Sony SRS-XV900 is the latest offering of a quite sizable wireless speaker from Sony. How does it perform in practice, and is it worth buying? Find out in today’s review.
The speaker is quite large and heavy, weighing close to 27 kilograms, which is the first thing that caught my eye. It’s not easy to carry it from place to place, and if you live in an apartment on the top floor without an elevator, I immediately sympathize with you for having to carry it up the stairs. Sony equipped the XV900 with two tiny wheels on the bottom base to make moving the speaker easier. However, with such a heavy device, shifting and tilting it can be quite cumbersome. The solution proposed in the JBL Partybox 310 was much better, where we had much larger transport wheels and even a retractable handle like a travel suitcase.
I must admit that I liked the appearance of the speaker. It is cylindrical with distinctive notches. The casing is also made of good-quality, well-fitted elements. The speaker doesn’t look cheap, and it certainly isn’t. At the time of writing this review, it costs almost 1000 euro.
The top of the casing has a unique, dual-sided extended handle. Inside it, the manufacturer concealed LED lighting. In the middle of the casing, there are functional buttons on the touch panel. We have options for quick BT pairing, optical output for connecting to a TV, audio input and USB, Mega Bass function, basic control buttons like play, pause, volume up, and volume down, as well as the ability to turn on and off the lighting and control its color. The color represents 5 different indicators. Additional lighting settings are available in the Sony Music Center app.
Back of Sony SRS-XV900
Here, the manufacturer hid two modules. The first one placed higher is for connecting a guitar and microphone. There is also the aforementioned optical, audio, and USB input. The USB socket allows not only music playback but also charging our mobile devices. On the bottom of the device, there is a hidden socket for charging the speaker itself.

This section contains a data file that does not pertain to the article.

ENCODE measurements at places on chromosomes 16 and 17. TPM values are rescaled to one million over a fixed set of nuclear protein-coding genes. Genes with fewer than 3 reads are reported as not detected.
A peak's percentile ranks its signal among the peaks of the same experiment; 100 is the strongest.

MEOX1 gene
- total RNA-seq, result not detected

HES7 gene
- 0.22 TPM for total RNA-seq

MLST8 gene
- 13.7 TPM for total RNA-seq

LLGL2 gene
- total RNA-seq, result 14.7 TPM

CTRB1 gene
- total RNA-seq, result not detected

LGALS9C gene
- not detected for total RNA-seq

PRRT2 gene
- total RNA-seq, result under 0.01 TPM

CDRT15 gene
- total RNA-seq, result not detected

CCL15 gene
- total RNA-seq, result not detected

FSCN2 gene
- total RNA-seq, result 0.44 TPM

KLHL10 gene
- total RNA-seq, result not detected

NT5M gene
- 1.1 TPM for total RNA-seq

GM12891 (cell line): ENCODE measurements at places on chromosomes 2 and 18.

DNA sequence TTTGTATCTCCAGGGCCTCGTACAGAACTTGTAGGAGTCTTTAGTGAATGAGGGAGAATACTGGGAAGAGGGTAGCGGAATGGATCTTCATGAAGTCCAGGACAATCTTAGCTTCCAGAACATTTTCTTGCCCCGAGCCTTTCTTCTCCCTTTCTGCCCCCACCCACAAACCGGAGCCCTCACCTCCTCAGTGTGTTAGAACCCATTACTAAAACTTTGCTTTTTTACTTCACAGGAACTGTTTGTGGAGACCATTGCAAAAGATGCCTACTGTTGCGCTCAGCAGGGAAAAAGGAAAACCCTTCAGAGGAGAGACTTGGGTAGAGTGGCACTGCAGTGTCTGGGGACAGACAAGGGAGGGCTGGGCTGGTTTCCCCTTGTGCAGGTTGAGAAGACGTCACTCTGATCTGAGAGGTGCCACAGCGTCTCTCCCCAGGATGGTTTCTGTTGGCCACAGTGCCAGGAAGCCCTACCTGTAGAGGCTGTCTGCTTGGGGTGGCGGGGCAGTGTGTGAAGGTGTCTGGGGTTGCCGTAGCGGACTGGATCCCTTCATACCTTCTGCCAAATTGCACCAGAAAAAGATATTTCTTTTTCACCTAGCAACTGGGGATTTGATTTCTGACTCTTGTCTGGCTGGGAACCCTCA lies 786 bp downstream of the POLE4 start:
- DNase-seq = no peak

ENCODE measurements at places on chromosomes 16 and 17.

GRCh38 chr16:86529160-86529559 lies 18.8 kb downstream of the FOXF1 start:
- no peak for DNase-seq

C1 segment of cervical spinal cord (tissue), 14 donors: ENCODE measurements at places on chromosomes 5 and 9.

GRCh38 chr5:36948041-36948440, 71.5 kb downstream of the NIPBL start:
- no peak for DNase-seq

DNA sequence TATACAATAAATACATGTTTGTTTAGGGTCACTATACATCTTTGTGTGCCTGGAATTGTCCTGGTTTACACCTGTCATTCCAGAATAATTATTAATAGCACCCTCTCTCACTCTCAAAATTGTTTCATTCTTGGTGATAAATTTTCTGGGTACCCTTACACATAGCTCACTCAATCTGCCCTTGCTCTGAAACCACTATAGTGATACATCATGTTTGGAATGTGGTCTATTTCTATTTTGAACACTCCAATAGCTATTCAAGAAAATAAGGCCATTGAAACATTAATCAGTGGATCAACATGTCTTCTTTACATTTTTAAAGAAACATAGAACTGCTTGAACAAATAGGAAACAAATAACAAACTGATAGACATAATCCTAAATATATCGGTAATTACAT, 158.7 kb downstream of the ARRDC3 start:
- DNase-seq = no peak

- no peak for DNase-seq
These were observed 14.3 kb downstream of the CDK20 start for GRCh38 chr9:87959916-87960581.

Front of the Device
The X-Balanced Speaker low-frequency unit is almost rectangular. The membrane is 320×320 mm in size and reproduces clean and deep bass. It is supported by two mid-range speakers and 6 high-frequency speakers – 2 in the front, two in the back (actually on top), and two on the sides of the device. Here comes an unpleasant surprise. The device does not use all the high-frequency speakers at once. They all only play when connected via the optical cable to the TV. In music playback or using BT mode, two remain inactive.
Sony SRS-XV900 in Practice
I had no trouble pairing the speaker with my smartphone. After activating the pairing mode, the entire process was done automatically in just a short moment. Additional features of the device, such as sound correction, pairing additional speakers, or more precise control of lighting, can be managed through the Sony Music Center app. Additionally, the Fiestable overlay allows you to use party features such as gesture control or DJ effects. The speaker supports A2DP, AVRCP, and SPP profiles and is compatible with SBC, AAC, and LDAC codecs.
A fully charged battery allows for up to 25 hours of music playback. 10 minutes of charging already provides 3 hours of playtime. However, this time depends on various factors, such as using the lighting, boosting the bass, or the set volume. Interestingly, similar to the JBL Partybox 310, connecting external power significantly increases the device’s power and improves sound quality.
What is the music power of the Sony SRS-XV900? In truth, it is not known because the manufacturer does not provide this information, so stores also skip this parameter. The speakers cover the frequency range from 20 Hz to 20,000 Hz. So on paper, it’s ideal, but how is it in reality? The speaker is really… loud. It almost gives the impression that it doesn’t like when music is played too quietly on it. With each increase in volume, it sounds better. High tones are well audible and do not dominate over the whole sound. The midrange handles most music genres excellently. The bass can go deep, but it’s best to place the XV900 closer to a wall to increase the acoustic pressure slightly. Certainly, this device will handle party sound in an outdoor setting or in a large room. I like high-quality music, and Sony finally didn’t disappoint me this time (I remember the latest series of waterproof and rather poor BT speakers).